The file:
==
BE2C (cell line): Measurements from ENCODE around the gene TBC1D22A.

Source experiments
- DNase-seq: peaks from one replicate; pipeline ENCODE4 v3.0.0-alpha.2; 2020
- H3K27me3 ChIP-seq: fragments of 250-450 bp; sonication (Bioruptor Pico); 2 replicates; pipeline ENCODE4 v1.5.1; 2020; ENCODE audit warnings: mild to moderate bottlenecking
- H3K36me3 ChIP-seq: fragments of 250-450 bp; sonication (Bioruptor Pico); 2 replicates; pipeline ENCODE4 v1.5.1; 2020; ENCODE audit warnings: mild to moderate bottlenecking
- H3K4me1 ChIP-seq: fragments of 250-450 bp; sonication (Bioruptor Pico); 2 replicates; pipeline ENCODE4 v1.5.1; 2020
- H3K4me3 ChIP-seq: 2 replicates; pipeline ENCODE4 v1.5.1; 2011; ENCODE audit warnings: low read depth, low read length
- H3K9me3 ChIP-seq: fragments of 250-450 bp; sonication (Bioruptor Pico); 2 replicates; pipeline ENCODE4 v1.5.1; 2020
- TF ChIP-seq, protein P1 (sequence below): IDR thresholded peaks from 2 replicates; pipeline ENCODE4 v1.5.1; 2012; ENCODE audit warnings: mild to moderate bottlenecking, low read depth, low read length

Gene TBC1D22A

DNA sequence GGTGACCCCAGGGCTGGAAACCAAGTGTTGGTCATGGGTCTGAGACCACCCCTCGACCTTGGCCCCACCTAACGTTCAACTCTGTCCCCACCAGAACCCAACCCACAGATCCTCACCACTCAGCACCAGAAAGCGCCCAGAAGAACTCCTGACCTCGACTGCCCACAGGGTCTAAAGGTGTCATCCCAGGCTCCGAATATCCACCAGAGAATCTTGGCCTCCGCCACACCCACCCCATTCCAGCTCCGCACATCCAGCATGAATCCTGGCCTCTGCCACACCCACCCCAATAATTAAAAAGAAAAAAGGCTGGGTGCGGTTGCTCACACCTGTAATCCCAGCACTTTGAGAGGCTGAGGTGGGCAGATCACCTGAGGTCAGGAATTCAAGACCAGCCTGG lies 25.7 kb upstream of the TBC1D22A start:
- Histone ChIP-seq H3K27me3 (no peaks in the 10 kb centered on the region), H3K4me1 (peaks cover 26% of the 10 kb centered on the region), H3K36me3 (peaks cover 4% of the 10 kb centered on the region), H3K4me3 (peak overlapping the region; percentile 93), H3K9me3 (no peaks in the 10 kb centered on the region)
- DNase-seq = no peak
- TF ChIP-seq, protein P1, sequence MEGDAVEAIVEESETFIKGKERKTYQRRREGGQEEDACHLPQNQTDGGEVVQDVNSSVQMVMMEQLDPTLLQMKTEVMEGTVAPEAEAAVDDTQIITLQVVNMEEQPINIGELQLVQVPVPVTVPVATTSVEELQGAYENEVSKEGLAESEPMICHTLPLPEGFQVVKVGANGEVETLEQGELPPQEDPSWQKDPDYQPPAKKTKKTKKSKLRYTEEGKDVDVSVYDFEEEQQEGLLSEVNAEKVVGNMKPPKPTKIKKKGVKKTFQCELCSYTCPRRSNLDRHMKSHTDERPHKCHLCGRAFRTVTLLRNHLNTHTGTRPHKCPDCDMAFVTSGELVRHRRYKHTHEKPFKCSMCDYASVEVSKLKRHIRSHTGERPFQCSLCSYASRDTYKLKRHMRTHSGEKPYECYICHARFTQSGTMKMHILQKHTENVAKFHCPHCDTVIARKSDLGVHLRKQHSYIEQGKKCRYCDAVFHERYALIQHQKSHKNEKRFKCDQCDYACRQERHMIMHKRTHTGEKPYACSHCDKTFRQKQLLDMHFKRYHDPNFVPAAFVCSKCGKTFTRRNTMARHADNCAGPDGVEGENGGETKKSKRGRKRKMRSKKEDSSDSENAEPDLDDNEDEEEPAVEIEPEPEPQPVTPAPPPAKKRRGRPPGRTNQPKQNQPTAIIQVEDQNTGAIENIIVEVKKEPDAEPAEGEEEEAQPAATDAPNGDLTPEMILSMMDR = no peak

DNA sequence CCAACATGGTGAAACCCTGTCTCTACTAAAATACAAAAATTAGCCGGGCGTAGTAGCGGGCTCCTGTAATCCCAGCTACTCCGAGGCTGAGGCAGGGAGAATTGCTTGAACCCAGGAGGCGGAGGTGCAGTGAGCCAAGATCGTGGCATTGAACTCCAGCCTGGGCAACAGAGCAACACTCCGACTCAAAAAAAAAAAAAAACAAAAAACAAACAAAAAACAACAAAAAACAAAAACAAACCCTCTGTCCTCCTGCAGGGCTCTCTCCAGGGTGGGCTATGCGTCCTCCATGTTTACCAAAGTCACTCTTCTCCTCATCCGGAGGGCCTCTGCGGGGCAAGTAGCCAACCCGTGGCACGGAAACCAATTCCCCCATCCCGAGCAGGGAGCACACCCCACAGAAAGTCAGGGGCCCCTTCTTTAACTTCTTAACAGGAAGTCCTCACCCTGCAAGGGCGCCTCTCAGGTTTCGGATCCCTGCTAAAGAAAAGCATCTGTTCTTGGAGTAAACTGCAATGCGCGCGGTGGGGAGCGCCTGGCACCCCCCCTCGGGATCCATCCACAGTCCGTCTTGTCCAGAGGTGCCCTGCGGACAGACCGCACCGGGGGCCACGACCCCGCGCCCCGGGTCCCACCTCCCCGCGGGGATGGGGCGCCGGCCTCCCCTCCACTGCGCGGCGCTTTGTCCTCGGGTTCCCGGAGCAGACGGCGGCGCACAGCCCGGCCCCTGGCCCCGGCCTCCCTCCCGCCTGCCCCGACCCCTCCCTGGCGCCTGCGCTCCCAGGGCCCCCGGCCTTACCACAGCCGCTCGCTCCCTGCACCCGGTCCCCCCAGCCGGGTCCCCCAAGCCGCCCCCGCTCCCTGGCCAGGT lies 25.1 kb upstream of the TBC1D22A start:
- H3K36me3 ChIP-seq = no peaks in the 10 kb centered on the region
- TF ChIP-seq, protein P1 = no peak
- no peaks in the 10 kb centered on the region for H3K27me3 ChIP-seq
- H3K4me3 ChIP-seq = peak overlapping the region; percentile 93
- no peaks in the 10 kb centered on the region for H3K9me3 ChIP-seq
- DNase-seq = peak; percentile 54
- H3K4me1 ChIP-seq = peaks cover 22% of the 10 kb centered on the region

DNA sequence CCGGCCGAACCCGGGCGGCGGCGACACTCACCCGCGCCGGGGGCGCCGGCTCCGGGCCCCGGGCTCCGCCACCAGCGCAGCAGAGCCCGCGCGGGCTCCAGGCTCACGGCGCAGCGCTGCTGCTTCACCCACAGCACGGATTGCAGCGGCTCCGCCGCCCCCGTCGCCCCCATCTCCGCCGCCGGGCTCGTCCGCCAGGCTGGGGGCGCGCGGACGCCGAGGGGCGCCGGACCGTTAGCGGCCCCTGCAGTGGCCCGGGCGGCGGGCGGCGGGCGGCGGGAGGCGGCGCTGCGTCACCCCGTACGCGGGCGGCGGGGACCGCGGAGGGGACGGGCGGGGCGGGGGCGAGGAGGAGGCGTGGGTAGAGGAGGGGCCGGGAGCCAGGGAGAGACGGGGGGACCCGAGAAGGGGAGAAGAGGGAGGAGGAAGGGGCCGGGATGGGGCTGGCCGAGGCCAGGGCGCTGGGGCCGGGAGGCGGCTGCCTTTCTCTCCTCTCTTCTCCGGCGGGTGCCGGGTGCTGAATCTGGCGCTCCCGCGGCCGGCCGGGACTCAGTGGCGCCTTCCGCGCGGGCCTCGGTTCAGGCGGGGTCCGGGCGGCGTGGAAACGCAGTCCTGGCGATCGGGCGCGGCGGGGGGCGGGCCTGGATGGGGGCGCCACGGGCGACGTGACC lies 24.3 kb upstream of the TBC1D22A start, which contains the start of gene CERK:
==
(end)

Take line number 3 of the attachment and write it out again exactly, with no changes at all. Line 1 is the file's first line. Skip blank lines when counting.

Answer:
- DNase-seq: peaks from one replicate; pipeline ENCODE4 v3.0.0-alpha.2; 2020